Hlæfæst or Lammas, or Something Else?
We’re coming up on August 1st, which is the August Harvest Festival, Hlæfæst. It’s also known to most modern pagans as Lammas. If you’re still using the AFA Holiday wheel-of-the-year, it’s called Freyfaxi. For obvious reasons, I’m not keen on the AFA world, and after having read about the story of Freyfaxi, I don’t consider it a good name for a harvest festival, although Freyfest might be more in tune with the holiday.
What to Call the First Harvest Festival?
So, I’ve decided to simply call it the August Harvest Festival or Hlæfæst (Loaf Feast), in honor of the holiday that existed in Anglo Saxon times before Christianity got its mitts into it. If you feel more comfortable to call it Freyfest, by all means, do so.
What is Lammas or Hlæfæst?
Hlæfæst is probably more of a modern day creation than it is a holiday from the past. We can kind of associate it with Lammas, which is the Wiccan/neopagan version of the holiday. It’s the first of three harvest festivals many Wiccans/neopagans celebrate. Lammas literally means “Loaf Mass” or “Loaf Feast.” As I said above, it has been Christianized, like so many of the pagan holidays, that we have to go by what little we can gleam from past traditions and historical notes.
When the Christians Honored Lugh
I remember going to church while in parochial school during the Blessing of the Loaves, which is the Christian version of Lammas. Naturally the Christians decided to Christianize it to get more people on board with their teachings. In the past, people associate Lammas with Lugh, who is a Celtic god. I can imagine Lugh laughing at the Church because they kept his holiday–they just gave it different trappings.
Can We Celebrate Hlæfæst as Heathens?
Although Lammas celebrates a god from the Celtic pantheon, there’s no reason why we can’t appropriate it and call it Hlæfæst. Hlæfæst celebrates the grain harvest, which honors Sif, Thor, Freyr, and Freyja. Rather than just honor Freyr with Freyfaxi, I think honoring four gods and goddesses is better because these are the gods who make the grain grow. It makes sense to give thanks to them.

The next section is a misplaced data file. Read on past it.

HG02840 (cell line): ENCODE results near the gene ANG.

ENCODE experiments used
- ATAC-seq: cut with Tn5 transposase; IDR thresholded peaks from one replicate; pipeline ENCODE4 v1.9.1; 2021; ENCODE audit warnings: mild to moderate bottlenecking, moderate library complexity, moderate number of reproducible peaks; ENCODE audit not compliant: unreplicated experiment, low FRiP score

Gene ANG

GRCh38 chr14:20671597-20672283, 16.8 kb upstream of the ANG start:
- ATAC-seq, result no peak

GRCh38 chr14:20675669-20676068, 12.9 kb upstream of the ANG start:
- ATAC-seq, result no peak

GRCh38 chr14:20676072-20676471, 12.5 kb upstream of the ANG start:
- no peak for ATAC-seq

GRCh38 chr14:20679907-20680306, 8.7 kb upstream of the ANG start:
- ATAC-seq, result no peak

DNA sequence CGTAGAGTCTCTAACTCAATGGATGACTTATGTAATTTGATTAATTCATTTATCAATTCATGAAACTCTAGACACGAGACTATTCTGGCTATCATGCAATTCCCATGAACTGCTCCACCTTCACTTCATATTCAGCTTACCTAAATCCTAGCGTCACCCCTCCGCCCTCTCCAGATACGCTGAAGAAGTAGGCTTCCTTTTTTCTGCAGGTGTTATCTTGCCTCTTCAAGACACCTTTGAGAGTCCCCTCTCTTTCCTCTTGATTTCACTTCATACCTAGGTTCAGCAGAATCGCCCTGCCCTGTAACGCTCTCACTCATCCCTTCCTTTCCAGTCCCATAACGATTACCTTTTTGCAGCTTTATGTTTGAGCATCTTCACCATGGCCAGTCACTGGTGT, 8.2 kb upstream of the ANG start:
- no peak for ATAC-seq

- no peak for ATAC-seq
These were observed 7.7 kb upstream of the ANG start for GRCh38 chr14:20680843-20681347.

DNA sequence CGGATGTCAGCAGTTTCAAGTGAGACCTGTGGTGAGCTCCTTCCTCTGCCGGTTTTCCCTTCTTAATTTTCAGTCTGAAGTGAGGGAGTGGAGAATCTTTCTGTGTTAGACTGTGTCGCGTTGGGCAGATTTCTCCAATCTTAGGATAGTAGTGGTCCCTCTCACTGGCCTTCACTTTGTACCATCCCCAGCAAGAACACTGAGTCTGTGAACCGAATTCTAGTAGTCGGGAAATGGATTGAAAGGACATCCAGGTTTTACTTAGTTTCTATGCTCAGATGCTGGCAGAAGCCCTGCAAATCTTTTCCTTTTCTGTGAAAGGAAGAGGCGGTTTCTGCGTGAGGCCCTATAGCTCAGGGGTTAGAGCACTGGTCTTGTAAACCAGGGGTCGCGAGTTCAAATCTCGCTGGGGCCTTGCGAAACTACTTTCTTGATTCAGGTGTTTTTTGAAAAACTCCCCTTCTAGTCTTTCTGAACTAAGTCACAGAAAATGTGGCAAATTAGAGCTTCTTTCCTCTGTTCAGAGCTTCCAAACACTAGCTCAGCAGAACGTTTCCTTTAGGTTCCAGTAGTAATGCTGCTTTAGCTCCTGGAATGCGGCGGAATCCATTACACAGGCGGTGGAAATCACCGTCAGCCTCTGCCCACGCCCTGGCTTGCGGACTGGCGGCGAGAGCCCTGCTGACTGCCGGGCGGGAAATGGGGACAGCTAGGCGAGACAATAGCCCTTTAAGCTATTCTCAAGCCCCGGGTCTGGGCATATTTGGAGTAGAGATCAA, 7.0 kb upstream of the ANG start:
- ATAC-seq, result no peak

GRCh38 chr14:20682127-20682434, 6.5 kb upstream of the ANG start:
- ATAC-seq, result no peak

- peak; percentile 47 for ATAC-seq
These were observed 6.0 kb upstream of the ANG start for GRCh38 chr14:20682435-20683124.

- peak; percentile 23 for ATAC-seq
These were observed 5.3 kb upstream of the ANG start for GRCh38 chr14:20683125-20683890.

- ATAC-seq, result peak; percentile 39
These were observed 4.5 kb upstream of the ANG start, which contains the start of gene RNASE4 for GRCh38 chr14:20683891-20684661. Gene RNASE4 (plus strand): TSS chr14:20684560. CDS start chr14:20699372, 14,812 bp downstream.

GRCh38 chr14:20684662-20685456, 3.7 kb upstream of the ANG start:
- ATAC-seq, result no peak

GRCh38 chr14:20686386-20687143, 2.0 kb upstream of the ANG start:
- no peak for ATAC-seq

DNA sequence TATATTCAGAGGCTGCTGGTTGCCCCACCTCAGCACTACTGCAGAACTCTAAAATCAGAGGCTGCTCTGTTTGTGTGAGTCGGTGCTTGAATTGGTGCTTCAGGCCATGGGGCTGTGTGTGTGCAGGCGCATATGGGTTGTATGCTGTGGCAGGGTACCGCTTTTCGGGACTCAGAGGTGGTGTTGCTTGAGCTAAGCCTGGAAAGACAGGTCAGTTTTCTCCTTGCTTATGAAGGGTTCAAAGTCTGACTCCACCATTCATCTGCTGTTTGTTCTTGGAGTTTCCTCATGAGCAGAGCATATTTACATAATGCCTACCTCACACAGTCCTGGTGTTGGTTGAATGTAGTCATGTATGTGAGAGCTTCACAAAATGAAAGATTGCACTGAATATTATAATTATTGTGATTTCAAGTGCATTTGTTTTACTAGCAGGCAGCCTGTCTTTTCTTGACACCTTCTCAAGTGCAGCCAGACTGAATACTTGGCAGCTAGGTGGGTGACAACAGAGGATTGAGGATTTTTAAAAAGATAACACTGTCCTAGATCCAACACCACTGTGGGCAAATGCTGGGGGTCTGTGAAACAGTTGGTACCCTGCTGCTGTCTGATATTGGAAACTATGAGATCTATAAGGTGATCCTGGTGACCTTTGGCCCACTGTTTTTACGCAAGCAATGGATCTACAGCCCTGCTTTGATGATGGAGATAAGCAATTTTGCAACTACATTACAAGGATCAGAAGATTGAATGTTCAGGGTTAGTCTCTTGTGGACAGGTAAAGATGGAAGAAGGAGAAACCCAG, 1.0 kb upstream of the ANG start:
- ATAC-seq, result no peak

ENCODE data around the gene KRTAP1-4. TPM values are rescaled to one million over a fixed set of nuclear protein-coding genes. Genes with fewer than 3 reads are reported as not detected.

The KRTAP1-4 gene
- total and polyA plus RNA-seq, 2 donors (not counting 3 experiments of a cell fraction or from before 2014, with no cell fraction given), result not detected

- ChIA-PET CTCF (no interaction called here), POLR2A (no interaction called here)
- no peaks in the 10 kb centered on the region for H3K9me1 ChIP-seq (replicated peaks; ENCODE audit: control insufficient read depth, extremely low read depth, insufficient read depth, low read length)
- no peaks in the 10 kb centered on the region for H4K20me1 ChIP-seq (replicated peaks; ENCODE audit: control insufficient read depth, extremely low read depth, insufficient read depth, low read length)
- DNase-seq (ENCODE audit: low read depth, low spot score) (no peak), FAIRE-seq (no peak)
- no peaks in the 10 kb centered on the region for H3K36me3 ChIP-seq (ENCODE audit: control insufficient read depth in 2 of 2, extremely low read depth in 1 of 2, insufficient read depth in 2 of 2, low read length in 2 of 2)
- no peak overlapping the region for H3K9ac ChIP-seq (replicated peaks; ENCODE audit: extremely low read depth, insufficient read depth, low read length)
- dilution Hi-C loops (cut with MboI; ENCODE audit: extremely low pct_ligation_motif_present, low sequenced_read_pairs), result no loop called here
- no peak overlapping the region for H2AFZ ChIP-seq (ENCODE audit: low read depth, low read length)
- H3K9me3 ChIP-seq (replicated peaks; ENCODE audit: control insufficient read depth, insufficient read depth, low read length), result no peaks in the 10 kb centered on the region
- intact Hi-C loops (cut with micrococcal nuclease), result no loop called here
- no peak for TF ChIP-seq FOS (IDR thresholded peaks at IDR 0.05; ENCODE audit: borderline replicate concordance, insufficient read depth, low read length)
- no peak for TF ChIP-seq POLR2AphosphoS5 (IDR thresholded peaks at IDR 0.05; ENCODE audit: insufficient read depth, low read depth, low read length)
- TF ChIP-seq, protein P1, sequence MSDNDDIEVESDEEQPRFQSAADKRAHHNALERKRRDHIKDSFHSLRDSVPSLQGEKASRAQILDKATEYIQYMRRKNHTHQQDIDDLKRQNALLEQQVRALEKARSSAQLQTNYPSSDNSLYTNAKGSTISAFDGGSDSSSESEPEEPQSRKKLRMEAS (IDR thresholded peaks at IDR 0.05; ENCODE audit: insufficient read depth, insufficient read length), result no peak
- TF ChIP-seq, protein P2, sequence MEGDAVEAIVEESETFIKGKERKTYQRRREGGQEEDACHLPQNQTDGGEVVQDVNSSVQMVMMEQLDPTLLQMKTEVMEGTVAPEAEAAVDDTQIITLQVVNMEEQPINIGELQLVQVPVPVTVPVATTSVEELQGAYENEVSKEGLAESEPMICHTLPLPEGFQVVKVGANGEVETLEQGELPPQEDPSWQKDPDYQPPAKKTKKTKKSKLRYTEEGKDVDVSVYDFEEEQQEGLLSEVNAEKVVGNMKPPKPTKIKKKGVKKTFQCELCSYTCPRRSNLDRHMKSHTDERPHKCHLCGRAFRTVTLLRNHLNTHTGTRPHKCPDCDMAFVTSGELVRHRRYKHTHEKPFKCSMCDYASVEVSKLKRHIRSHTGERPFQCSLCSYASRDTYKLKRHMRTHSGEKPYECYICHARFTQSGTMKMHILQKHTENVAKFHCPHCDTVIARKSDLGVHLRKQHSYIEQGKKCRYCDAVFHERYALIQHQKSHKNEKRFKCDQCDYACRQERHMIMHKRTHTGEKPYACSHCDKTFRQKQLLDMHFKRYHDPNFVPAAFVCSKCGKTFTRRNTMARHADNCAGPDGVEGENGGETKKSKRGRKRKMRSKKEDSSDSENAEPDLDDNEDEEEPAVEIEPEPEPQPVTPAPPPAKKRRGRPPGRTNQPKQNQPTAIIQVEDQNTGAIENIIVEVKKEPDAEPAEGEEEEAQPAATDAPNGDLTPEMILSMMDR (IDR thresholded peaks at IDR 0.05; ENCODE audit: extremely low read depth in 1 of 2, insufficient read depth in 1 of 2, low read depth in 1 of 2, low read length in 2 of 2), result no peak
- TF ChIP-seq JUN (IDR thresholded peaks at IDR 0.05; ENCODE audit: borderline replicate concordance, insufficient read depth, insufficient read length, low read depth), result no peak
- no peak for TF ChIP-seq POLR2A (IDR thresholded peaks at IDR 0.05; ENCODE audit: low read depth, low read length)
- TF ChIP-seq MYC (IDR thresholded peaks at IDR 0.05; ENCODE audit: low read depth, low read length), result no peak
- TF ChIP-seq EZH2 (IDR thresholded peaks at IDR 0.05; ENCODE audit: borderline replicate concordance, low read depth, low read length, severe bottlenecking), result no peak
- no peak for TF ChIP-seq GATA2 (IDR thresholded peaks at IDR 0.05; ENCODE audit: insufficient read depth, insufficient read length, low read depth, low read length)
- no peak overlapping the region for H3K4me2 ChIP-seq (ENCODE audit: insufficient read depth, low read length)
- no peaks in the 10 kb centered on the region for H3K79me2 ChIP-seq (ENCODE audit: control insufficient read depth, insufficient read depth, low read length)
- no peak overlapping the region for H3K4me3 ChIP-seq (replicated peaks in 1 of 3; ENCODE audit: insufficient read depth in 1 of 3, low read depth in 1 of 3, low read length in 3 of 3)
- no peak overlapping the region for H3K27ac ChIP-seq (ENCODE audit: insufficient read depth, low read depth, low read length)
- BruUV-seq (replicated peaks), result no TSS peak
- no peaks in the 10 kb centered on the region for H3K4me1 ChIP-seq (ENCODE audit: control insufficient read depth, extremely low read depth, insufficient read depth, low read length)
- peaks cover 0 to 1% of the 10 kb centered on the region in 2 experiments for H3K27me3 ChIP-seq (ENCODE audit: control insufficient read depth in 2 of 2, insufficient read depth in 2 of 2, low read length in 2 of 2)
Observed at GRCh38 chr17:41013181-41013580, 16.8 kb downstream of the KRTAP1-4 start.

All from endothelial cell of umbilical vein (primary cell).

Remember that Heathenism, although based on an ancient religion, is pretty much still new, which means a lot is still open for interpretation. You can celebrate Hlæfæst as it suits you and your family.
How to Celebrate Hlæfæst
Since we’re kind of on our own when it comes to how to celebrate Hlæfæst, I propose the following:
- Bake bread using local wheat or as many local ingredients as you can in honor of Thor and Sif. If it’s too hot, try a bread machine to make your bread.
- Cook a pork roast in honor of Freyr. If it’s just too hot to cook a roast, go with pork chops or some other cut of pork that is simple to cook.
- Cook vegetables and eat produce that is in season along with the pork. Thank Freyja for the food.
- Offer a mead toast and blot to the gods and goddesses that helped bring this food to your table.
- Visit a local farm or farmer’s market and buy fresh produce for yourself and your family.
- Decorate your house with a harvest theme.
- Make offerings to the landvaetr and the gods.
Tell me if you celebrate Lammas or Hlæfæst, and what you do.
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One thought on “Hlæfæst or Lammas, or Something Else?”
This was my first time celebrating a pagan festival, so kept it simple! Offered some locally grown produce, including some from my own garden, and poured out some wine (didn’t have mead). While I’m a recent follower of the pagan tradition, I’ve always felt a strong connection to the earth, particularly during the harvest time, so this felt like the perfect starting point for me.